Joined: Jan 10th, '
Location: Los Angeles, CA

Re: 90's FengHuang Dancong?

Postby Proinsias » Sep 11th, '10, 12:20

Proinsias
 
Posts: 1535
Joined: Mar 19th, '
Location: On the couch

Re: 90's FengHuang Dancong?

Postby entropyembrace » Sep 11th, '10, 15:05

Proinsias wrote:for much cheapness I like this:
http://www.jingteashop.com/pd-jing-tea- ... -eddcm.cfm


I honestly wouldn´t recommend that to a beginner though, I´ve found it much harder to brew than most more expensive dancongs...it can get very bitter and astringent easily.

The higher grade Mi Lan is easier to brew and has more intense flavour and aroma.

http://www.jingteashop.com/pd-jing-tea- ... -milan.cfm

The price is quite a bit higher...but I think it´s easier to handle.

Though I haven´t tried it since 2008 so I don´t know what the 2010 is like exactly. It seems it´s not single bush anymore. Back in 2008 the farmer Jing had bought from had two Mi Lan trees he was processing in separate batches as single bush dancong.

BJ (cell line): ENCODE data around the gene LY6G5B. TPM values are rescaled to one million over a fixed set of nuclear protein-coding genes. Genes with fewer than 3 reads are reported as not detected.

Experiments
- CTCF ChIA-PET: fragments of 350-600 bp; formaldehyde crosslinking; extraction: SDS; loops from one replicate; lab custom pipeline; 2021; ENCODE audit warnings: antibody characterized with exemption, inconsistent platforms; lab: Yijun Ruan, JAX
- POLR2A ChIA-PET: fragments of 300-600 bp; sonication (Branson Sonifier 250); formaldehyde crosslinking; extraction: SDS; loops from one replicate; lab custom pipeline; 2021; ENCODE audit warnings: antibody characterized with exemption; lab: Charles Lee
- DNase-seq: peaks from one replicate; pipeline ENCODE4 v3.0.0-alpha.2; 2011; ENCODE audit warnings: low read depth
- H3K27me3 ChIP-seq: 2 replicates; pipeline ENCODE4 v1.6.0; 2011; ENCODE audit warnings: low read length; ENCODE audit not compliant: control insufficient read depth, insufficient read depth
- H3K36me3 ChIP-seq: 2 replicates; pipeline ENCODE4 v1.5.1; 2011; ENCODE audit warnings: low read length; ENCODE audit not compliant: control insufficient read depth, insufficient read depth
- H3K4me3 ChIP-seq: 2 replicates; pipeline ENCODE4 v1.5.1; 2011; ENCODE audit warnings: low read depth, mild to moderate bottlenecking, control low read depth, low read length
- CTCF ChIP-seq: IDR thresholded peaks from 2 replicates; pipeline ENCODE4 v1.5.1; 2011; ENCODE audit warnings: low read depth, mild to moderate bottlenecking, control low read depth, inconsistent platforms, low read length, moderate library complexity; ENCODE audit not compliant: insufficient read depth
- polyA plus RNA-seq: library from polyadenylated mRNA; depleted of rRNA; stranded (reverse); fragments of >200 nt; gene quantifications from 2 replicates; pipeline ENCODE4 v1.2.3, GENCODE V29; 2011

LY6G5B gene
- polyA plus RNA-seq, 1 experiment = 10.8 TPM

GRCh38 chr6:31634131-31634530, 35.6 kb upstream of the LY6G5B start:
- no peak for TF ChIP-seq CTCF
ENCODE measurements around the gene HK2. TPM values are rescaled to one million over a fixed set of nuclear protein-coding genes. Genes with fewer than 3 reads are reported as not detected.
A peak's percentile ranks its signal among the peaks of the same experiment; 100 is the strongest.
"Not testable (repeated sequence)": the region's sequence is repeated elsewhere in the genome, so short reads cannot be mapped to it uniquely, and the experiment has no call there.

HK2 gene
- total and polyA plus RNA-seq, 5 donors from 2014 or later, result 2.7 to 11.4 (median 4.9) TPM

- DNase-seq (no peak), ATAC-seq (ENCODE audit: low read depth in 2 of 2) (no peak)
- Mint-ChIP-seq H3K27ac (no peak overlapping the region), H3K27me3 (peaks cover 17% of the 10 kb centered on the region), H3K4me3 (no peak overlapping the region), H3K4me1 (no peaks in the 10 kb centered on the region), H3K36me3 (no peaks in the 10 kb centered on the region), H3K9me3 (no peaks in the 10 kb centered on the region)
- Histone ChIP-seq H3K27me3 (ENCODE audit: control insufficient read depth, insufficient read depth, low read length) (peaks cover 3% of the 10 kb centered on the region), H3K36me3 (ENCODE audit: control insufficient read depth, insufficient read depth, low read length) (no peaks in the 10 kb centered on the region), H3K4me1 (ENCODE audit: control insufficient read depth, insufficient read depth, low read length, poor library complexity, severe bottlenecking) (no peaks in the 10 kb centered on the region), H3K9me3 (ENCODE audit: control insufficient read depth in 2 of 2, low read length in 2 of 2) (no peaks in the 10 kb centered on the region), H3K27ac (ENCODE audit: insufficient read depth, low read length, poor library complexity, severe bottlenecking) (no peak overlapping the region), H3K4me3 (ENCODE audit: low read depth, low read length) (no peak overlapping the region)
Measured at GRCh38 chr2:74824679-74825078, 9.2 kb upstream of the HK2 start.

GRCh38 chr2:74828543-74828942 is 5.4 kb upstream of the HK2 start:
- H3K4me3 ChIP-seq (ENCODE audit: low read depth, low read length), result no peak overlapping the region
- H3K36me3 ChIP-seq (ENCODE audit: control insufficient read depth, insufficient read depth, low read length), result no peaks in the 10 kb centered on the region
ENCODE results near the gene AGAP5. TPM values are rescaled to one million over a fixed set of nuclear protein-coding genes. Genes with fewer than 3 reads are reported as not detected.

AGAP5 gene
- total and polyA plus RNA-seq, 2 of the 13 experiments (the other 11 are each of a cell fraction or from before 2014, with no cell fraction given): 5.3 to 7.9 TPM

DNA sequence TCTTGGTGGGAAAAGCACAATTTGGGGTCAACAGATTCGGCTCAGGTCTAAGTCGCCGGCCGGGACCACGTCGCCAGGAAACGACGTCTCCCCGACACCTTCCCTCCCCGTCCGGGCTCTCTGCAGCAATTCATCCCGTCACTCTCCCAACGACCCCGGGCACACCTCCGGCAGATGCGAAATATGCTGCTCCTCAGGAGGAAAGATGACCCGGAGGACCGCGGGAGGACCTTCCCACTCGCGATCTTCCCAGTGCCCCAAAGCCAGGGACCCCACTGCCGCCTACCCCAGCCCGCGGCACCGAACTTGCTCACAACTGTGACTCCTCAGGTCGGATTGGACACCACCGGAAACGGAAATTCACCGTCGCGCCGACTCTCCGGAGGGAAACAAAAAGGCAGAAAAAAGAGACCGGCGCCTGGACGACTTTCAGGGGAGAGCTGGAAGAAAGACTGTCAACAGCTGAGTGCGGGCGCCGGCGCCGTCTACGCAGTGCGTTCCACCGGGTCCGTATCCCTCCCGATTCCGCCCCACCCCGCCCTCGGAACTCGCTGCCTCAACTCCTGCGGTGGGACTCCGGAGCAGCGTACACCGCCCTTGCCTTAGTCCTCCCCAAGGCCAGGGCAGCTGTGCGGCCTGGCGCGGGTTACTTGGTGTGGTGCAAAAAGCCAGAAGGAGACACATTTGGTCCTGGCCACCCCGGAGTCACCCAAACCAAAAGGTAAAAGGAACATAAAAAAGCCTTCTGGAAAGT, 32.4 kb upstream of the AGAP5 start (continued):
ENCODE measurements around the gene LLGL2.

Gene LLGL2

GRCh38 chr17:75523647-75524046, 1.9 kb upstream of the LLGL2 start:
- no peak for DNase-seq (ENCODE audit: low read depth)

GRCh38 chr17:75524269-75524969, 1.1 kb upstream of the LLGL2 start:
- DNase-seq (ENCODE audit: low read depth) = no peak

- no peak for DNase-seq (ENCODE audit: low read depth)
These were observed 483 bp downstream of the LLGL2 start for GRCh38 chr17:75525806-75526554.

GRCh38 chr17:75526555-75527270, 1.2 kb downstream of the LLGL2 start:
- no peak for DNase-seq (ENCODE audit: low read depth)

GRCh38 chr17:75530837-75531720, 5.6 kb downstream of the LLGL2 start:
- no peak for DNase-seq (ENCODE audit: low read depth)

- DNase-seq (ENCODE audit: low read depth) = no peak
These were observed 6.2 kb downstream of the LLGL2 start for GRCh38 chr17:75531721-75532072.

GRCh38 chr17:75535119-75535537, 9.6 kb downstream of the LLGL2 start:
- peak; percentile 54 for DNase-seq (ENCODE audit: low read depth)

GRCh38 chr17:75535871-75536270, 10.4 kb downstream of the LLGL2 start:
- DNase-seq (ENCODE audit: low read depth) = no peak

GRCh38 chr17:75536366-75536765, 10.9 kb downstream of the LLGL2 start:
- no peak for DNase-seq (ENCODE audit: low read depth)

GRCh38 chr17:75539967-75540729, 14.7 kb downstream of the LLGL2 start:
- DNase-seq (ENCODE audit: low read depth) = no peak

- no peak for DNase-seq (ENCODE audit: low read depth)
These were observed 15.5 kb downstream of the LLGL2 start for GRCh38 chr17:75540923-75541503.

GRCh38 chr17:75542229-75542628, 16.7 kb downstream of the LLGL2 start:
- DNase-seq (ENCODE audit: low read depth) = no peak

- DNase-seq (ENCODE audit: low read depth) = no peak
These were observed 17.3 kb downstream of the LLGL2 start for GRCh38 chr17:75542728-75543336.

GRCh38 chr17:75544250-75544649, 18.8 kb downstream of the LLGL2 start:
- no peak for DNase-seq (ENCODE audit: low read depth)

User avatar
entropyembrace
 
Posts: 1930
Joined: Mar 3rd, '0

Re: 90's FengHuang Dancong?

Postby Tea_Rex » Sep 11th, '10, 15:42

Hi Debunix - Thanks for the scale link. Can't beat that price, and I bought one immediately. And free shipping (with Amazon Prime).
Tea_Rex
 
Posts: 52
Joined: Feb 16th, '
Location: San Francisco, CA

Re: 90's FengHuang Dancong?

Postby teaisme » Sep 13th, '10, 15:13

If you want to try it go ahead don't be scared to try because it says you must be careful, just brew the first time light, very very short infusions then increase from their to your taste

As long as you keep the infusions really short first time around you will be just fine

A lot of dancongs get too bitter if brewed long, that is just one of their characteristics, I actually enjoy a strong flavourful cup with that bite(not overwhelming bite though) every once and a while
User avatar
teaisme
 
Posts: 1390
Joined: May 27th, '

Next

Instant Messenger

Permissions
You cannot post new topics
You cannot reply to topics
You cannot edit your posts
You cannot delete your posts
You cannot post attachments
Navigation